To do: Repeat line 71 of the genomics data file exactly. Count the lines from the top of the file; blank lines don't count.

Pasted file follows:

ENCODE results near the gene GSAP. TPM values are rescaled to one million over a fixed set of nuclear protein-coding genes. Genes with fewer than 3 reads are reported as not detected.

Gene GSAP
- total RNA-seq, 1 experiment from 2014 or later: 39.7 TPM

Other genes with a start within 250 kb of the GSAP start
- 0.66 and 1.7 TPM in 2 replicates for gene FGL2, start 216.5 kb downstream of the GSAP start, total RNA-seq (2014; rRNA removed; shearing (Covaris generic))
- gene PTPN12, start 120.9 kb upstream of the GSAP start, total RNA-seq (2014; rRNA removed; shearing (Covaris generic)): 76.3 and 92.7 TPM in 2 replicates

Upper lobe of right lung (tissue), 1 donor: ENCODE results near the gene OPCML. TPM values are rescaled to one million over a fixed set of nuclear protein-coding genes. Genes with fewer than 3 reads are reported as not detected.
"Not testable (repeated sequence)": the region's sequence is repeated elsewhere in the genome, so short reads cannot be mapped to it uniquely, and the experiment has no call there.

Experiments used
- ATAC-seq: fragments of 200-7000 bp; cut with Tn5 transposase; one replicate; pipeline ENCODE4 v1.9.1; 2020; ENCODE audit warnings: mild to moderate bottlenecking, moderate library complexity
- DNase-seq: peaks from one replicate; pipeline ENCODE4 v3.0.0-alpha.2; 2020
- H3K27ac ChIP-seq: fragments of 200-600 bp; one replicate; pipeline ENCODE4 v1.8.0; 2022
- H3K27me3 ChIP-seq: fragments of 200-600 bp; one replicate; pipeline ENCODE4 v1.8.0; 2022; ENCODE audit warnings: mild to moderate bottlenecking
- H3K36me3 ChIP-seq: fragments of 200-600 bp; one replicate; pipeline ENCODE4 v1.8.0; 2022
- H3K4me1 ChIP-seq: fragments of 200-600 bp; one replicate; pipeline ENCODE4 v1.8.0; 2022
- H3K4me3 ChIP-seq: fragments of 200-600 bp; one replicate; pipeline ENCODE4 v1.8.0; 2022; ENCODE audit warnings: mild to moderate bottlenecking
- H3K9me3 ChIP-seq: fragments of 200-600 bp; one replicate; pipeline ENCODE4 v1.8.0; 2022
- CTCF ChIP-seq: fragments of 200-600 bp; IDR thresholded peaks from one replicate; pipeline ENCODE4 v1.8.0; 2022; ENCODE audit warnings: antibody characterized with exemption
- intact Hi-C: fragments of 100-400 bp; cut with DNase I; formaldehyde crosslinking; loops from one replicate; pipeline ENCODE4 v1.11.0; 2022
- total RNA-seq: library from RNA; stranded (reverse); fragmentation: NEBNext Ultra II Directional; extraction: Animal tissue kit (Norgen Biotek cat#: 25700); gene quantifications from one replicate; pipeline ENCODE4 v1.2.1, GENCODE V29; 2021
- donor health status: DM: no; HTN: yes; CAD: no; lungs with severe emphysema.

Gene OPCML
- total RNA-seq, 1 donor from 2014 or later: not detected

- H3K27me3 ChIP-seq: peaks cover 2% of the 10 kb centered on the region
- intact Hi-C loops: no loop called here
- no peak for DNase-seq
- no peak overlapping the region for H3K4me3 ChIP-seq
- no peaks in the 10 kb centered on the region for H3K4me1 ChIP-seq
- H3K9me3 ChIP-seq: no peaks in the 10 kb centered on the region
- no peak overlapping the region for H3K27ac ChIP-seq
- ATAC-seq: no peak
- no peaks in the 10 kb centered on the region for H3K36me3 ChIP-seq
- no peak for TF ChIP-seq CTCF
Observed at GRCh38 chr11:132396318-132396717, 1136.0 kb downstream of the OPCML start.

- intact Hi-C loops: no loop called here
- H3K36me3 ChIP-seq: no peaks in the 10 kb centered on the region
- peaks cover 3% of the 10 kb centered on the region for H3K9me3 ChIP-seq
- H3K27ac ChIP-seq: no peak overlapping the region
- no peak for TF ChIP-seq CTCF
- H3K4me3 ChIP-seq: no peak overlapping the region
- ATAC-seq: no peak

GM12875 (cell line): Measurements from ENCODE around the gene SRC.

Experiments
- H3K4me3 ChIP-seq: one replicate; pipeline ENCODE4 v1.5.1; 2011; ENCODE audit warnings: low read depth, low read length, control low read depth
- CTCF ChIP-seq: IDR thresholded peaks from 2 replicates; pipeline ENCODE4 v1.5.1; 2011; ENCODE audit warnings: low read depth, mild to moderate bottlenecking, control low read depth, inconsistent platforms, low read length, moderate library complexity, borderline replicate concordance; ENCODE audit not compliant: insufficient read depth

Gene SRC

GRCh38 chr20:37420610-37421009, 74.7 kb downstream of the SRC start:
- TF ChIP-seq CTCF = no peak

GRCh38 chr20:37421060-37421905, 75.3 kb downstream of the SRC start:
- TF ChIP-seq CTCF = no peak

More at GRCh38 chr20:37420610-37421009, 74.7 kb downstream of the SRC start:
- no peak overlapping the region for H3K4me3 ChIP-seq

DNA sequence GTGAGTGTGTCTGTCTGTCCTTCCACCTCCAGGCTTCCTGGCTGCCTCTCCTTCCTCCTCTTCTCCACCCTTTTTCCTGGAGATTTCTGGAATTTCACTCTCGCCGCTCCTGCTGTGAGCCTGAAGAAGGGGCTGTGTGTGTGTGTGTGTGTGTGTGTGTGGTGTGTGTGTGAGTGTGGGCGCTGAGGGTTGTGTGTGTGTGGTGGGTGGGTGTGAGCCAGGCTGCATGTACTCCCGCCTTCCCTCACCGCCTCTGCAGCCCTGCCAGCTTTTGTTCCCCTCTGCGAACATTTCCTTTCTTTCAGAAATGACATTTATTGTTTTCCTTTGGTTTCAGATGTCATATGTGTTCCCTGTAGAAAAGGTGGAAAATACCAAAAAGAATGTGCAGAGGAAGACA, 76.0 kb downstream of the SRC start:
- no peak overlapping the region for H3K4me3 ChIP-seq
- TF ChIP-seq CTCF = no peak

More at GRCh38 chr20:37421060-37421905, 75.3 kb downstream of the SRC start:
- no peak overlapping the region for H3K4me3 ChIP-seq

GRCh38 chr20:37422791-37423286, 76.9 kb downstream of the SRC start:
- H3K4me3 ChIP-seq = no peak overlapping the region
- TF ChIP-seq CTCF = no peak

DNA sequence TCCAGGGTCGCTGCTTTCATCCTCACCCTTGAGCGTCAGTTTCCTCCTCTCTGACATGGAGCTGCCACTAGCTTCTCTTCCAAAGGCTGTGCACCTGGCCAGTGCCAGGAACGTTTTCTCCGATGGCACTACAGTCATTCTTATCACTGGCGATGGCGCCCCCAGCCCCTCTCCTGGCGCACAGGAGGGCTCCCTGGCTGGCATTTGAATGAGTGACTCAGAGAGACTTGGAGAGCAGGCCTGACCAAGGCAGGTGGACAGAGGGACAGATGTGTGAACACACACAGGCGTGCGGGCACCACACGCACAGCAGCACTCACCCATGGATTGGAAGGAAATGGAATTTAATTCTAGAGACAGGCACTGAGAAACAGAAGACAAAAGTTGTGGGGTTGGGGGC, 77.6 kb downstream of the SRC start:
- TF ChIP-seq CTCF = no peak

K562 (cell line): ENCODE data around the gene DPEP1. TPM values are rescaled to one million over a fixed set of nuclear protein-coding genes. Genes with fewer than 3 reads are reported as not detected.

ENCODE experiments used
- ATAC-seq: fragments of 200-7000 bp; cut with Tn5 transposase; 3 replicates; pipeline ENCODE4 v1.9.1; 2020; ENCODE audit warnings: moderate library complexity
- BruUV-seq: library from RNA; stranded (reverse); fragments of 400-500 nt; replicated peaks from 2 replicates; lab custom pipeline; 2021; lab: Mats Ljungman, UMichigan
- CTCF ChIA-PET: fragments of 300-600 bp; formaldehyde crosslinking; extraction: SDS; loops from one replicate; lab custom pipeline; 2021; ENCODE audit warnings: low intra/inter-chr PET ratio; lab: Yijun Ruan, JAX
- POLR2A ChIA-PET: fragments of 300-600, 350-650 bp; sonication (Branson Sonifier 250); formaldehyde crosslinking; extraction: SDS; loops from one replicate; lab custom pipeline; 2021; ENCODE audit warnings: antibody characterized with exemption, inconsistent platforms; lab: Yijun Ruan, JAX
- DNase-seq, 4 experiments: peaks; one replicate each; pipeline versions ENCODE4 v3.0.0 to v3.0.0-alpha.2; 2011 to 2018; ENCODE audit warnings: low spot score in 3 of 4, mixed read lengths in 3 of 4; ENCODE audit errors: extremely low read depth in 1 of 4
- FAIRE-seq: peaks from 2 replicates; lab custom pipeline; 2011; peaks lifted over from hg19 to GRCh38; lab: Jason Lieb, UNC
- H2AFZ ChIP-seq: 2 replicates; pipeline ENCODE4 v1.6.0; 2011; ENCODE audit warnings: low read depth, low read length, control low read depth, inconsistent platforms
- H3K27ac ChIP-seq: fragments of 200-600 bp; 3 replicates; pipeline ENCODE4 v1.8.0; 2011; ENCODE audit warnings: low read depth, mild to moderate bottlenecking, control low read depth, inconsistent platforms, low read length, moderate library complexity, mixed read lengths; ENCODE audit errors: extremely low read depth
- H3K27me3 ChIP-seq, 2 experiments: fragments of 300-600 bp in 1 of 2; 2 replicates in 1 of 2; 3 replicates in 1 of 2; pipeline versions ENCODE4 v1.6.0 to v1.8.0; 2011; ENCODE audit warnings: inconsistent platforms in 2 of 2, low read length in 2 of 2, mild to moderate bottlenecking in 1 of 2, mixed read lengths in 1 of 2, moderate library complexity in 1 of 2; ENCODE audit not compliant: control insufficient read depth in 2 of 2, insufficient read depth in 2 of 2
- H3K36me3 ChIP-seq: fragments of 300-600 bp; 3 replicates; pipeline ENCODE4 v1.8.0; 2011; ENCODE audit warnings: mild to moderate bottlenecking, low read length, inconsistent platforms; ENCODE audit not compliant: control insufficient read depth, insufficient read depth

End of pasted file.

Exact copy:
- H2AFZ ChIP-seq: 2 replicates; pipeline ENCODE4 v1.6.0; 2011; ENCODE audit warnings: low read depth, low read length, control low read depth, inconsistent platforms